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TV Review: Camelot

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Starz new 10-episode series Camelot began tonight. I was excited to see how the Pendragons and their friends and enemies would be portrayed. I’m a fan of the Arthurian legend, in many of its adaptations — from Sir Thomas Malory’s Le Morte D’Arthur, Sir Gawain and the Green Knight, Chrétien de Troyes’s Arthurian stories, to the films Excalibur and Monty Python and the Holy Grail, to the fun SyFy channel’s “when they were young” series, Merlin. It’s a great story, full of drama and romance and quests and bloody battles, so it is no surprise that it is also one that begs to be told again and again.

Eva Green is a strong Morgan Le Fay — she dispatches her father (and Arthur’s) Uther Pendragon before the opening credits roll and immediately seizes power. She uses everything she can — sorcery, her mind and her body to secure the throne. But Merlin (Joseph Fiennes) sees that the future king of England must be Uther’s son Arthur (Jamie Campbell Bower) and he goes to retrieve the boy, who has been raised away from court, for his own safety.

The skeptical young Arthur has heard stories about the wizard Merlin and wants to know if they are true. Merlin’s response is, “I can do things others believe impossible. Is that sorcery?” Like its other versions, in this telling Arthur may be the hero, but Merin is the hero behind-the scenes. And there is magic. Shape-shifting occurs and potions are stirred and a sword is yanked from a stone. But Merlin’s main agenda seems more political than magical.

The colors of Camelot are muted, hazy — in costumes, settings, and scenery — browns, grays, greens and blues. Merlin is trying to bring Arthur and the ruined court of Camelot out of the shadows. As Arthur’s attire and surroundings get richer, will the look of the show as well?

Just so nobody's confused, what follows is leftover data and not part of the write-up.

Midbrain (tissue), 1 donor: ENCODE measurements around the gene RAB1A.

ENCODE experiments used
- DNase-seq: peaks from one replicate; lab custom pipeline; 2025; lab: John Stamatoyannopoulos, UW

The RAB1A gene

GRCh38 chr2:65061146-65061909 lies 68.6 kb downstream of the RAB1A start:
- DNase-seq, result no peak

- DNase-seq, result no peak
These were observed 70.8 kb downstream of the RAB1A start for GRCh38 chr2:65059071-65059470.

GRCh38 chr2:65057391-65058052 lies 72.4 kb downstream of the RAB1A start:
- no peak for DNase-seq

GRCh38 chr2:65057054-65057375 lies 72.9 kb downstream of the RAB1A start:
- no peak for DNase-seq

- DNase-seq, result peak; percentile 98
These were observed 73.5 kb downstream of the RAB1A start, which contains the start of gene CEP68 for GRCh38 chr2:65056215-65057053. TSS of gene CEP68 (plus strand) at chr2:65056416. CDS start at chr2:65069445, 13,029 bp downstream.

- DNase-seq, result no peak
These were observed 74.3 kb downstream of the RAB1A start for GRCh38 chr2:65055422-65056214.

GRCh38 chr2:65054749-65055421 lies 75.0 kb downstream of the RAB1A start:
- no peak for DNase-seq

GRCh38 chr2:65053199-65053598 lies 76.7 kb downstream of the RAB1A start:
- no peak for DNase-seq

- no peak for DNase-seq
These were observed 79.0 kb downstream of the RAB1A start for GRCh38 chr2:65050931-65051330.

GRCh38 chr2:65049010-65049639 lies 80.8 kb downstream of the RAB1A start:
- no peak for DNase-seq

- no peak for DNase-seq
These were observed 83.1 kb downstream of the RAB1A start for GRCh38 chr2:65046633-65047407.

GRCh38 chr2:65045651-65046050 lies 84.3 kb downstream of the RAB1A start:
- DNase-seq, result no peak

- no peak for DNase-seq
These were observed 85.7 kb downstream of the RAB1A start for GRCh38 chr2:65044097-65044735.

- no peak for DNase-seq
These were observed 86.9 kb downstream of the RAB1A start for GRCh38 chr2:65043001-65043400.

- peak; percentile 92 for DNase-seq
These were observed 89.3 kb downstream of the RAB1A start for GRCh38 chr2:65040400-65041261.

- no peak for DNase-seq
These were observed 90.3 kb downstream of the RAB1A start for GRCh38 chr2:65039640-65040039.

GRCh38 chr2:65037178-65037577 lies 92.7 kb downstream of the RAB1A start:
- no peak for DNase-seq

So much of the Arthur legend is about manipulation and fate. Merlin and Morgan trying (and succeeding) to push people around like chess pieces on a board, and the destiny of doomed relationships. It’s an interesting start, with Fiennes and Green the strongest players so far, but I also liked Peter Mooney’s Kay as Arthur’s right hand and much-needed support (and maybe even backbone.) James Purefoy was also a fun and nasty King Lot.

The show peppers nudity throughout, a la cable series predecessors The Pillars of the EarthThe Tudors, and Rome. I couldn’t help but giggle, however, when Arthur dreamt of a naked girl coming out of the water (actually Guinevere) and think of this immortal Monty Python dialogue: “Listen. Strange women lying in ponds distributing swords is no basis for a system of government…You can’t expect to wield supreme power just ’cause some watery tart threw a sword at you!” Camelot is strongest when it wields its swords and mixes its political machinations with a little bit of magic, rather than when it’s simply flashing the viewer.

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